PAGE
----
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THE VETERAN

Page 14
Download PDF of this full issue: v50n2.pdf (24.8 MB)

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The Papers Said It Was Just A Military Conflict

By Allen Meece

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Down in Key West, where I went to the Fleet Sonar School in the Navy in 1963, we get a lot of tourists walking around who refuse to wear protective masks on the narrow sidewalks and who risk infecting others with the COVID-19 plague which is spreading strongly in nearby Miami, where they're from.

Some of them don't care if they infect me with deadly virus and kill me as they preserve their precious "Freedom" not to wear a virus mask. They are concealed within the herd and can't be traced or blamed or pay the price if I should die from their spreading a disease.

American airmen, soldiers, spies and sailors treated the Vietnamese people that way. It was safe to kill them to protect the nebulous "Freedom" of our country, seven thousand miles away across the wide Pacific even though we weren't actually threatened by their socialist leanings.

"The 'Communists' want to steal your green '59 Plymouth Belvedere convertible with a 318 cubic inch V-8 and they want to rape Carrie, your buxom brunette babe," is what my crafty Boot Camp Company Commander told me. "Those rabid millions want to amphibiously land on Malibu Beach and take all our women and toys," was the scenario the lie was promulgating. Newspapers bought and sold the swill. "China and Russia are waiting in the wings," said the dim-witted propaganda parrots.

In the sixties, after the US had saved the world in The Big One, we believed everything the media said about world politics. We knew for certain that Our Side never printed propaganda. It told us that the armed skirmishes in the Republic of Vietnam were nothing to worry about. A little push and shove and slapping-around. Nine to five on weekdays with weekends off for recreation. No Big Deal.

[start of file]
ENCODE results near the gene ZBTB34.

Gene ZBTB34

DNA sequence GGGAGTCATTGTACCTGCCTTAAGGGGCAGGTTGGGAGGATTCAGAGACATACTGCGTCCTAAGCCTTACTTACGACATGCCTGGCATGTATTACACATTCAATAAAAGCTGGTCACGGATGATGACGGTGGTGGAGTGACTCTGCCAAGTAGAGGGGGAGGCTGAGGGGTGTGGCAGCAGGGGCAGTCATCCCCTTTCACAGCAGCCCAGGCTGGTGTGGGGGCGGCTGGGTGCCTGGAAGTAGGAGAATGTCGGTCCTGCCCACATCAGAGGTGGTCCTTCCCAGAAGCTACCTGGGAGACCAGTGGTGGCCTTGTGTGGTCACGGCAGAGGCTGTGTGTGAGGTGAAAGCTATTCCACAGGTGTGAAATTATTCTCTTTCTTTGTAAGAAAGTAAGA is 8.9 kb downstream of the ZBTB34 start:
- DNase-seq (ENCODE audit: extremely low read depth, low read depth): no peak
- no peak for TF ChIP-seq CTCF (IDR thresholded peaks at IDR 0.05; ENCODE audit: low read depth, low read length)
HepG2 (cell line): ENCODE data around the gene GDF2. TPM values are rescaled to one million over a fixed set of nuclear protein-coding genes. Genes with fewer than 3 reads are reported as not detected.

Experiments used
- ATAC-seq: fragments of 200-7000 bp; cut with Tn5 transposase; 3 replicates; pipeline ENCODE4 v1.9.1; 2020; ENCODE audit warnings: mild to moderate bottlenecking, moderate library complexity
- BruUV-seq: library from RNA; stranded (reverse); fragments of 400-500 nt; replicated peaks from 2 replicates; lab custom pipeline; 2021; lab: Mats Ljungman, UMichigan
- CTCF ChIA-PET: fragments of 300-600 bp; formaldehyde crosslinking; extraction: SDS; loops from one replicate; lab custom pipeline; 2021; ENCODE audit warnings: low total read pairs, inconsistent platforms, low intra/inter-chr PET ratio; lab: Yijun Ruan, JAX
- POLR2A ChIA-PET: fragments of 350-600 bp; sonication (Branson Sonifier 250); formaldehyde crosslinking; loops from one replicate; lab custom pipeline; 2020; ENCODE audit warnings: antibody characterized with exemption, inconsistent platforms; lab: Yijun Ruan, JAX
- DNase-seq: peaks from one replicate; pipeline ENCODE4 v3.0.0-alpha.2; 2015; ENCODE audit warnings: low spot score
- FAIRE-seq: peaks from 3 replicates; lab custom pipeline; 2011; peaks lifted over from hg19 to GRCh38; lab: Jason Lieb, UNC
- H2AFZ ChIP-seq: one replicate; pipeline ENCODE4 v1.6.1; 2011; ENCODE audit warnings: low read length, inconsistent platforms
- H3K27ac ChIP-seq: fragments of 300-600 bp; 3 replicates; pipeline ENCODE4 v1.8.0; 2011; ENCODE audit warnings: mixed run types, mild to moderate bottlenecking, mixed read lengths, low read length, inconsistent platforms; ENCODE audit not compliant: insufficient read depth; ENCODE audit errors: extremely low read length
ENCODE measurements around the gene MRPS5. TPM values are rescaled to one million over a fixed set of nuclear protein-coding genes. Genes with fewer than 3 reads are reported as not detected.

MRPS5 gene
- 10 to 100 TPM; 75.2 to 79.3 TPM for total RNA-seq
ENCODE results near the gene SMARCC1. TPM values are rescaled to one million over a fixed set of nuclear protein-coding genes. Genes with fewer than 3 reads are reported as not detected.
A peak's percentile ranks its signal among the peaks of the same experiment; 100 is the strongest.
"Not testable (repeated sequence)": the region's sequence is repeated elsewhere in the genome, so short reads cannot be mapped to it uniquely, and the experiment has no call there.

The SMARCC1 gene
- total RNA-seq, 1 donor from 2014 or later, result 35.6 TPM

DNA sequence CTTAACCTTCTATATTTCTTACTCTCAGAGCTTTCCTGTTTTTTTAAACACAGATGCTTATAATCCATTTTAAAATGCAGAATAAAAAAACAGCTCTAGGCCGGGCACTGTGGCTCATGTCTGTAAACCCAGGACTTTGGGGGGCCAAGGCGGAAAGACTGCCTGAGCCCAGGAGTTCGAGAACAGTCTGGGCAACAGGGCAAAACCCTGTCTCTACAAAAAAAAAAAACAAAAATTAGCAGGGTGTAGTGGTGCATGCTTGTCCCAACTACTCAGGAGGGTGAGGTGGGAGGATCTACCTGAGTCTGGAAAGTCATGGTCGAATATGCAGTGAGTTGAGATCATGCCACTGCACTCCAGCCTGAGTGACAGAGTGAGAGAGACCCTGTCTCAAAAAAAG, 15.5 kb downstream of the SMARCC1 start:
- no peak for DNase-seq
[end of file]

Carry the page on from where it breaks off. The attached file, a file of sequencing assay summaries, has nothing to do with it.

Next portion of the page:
Fifty-eight thousand Americans would die there, along with a few million locals while unspeakable terror took place. It was an atrociously horrendous BIG Flocking Deal. The media still cannot stop itself from lying but thankfully the scale of the wars are smaller than then.

My Philosophy going into The Nam was that since I had grown up on Air Force bases, I knew The Government was Noble And Infallible. It could be Violently Firm, if need be, to Defend Us, but it was benevolent and Just Plain Nice. I was a kid, I didn't know what propaganda was. I know now. It's anything the government says.

My warship, DD950, anchored offshore of Vietnam, Republic of, and did "Gunfire Support." We shot five-inch projectiles into the lush green rainforest hills, day and night for a week at a time. They never shot back. Never sent fighter-bombers after us but we wouldn't stop shooting them.

If they can't fight back, aren't we just slaughtering them? They have no artillery that can reach us out here. Through the big Search Binoculars, on the Flying Bridge, we could just barely see their outrigger fishing canoes pulled up on the beach. They had no missiles to shoot down the B-52's flying five miles over them and dropping bombs while they're trying to earn a living by catching fish from canoes. How am I supposed to hate them enough to kill them? It was an insane expedition. I was getting combat pay for being exposed to supposed danger. Fifteen dollars a week, the same as I had made on my paper route.